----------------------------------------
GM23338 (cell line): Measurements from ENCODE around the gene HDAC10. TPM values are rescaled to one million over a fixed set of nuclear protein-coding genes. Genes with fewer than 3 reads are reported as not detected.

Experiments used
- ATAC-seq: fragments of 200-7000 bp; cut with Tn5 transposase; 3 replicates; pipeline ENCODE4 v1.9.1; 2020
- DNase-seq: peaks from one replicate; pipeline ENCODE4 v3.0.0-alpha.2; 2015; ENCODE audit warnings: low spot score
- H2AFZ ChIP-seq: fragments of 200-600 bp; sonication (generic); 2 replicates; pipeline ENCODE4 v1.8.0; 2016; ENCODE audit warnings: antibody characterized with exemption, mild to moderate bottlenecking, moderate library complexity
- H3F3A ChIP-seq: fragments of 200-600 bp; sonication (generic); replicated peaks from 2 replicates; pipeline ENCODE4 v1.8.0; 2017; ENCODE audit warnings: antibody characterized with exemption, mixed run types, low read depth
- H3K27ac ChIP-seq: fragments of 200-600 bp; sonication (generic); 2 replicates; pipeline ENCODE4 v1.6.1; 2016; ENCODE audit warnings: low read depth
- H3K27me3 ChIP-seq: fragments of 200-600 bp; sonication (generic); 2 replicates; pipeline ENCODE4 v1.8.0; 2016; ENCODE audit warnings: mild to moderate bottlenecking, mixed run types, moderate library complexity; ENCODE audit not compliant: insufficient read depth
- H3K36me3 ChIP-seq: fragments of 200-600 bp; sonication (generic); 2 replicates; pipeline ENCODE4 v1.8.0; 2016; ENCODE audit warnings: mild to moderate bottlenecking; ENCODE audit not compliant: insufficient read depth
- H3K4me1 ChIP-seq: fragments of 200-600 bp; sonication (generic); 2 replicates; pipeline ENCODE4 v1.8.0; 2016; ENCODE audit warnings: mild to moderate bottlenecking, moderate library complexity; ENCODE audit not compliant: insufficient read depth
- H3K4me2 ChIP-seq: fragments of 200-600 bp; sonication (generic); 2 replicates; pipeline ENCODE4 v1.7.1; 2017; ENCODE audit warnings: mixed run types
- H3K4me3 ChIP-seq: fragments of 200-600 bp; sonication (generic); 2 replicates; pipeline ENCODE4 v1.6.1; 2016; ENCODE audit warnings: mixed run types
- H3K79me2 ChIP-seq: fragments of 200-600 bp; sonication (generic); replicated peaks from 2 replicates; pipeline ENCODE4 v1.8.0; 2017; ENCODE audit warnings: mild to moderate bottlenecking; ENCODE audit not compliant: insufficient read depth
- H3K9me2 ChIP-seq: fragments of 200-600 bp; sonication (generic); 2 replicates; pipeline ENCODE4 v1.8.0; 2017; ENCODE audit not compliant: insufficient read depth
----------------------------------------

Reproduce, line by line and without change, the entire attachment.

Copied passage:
GM23338 (cell line): Measurements from ENCODE around the gene HDAC10. TPM values are rescaled to one million over a fixed set of nuclear protein-coding genes. Genes with fewer than 3 reads are reported as not detected.

Experiments used
- ATAC-seq: fragments of 200-7000 bp; cut with Tn5 transposase; 3 replicates; pipeline ENCODE4 v1.9.1; 2020
- DNase-seq: peaks from one replicate; pipeline ENCODE4 v3.0.0-alpha.2; 2015; ENCODE audit warnings: low spot score
- H2AFZ ChIP-seq: fragments of 200-600 bp; sonication (generic); 2 replicates; pipeline ENCODE4 v1.8.0; 2016; ENCODE audit warnings: antibody characterized with exemption, mild to moderate bottlenecking, moderate library complexity
- H3F3A ChIP-seq: fragments of 200-600 bp; sonication (generic); replicated peaks from 2 replicates; pipeline ENCODE4 v1.8.0; 2017; ENCODE audit warnings: antibody characterized with exemption, mixed run types, low read depth
- H3K27ac ChIP-seq: fragments of 200-600 bp; sonication (generic); 2 replicates; pipeline ENCODE4 v1.6.1; 2016; ENCODE audit warnings: low read depth
- H3K27me3 ChIP-seq: fragments of 200-600 bp; sonication (generic); 2 replicates; pipeline ENCODE4 v1.8.0; 2016; ENCODE audit warnings: mild to moderate bottlenecking, mixed run types, moderate library complexity; ENCODE audit not compliant: insufficient read depth
- H3K36me3 ChIP-seq: fragments of 200-600 bp; sonication (generic); 2 replicates; pipeline ENCODE4 v1.8.0; 2016; ENCODE audit warnings: mild to moderate bottlenecking; ENCODE audit not compliant: insufficient read depth
- H3K4me1 ChIP-seq: fragments of 200-600 bp; sonication (generic); 2 replicates; pipeline ENCODE4 v1.8.0; 2016; ENCODE audit warnings: mild to moderate bottlenecking, moderate library complexity; ENCODE audit not compliant: insufficient read depth
- H3K4me2 ChIP-seq: fragments of 200-600 bp; sonication (generic); 2 replicates; pipeline ENCODE4 v1.7.1; 2017; ENCODE audit warnings: mixed run types
- H3K4me3 ChIP-seq: fragments of 200-600 bp; sonication (generic); 2 replicates; pipeline ENCODE4 v1.6.1; 2016; ENCODE audit warnings: mixed run types
- H3K79me2 ChIP-seq: fragments of 200-600 bp; sonication (generic); replicated peaks from 2 replicates; pipeline ENCODE4 v1.8.0; 2017; ENCODE audit warnings: mild to moderate bottlenecking; ENCODE audit not compliant: insufficient read depth
- H3K9me2 ChIP-seq: fragments of 200-600 bp; sonication (generic); 2 replicates; pipeline ENCODE4 v1.8.0; 2017; ENCODE audit not compliant: insufficient read depth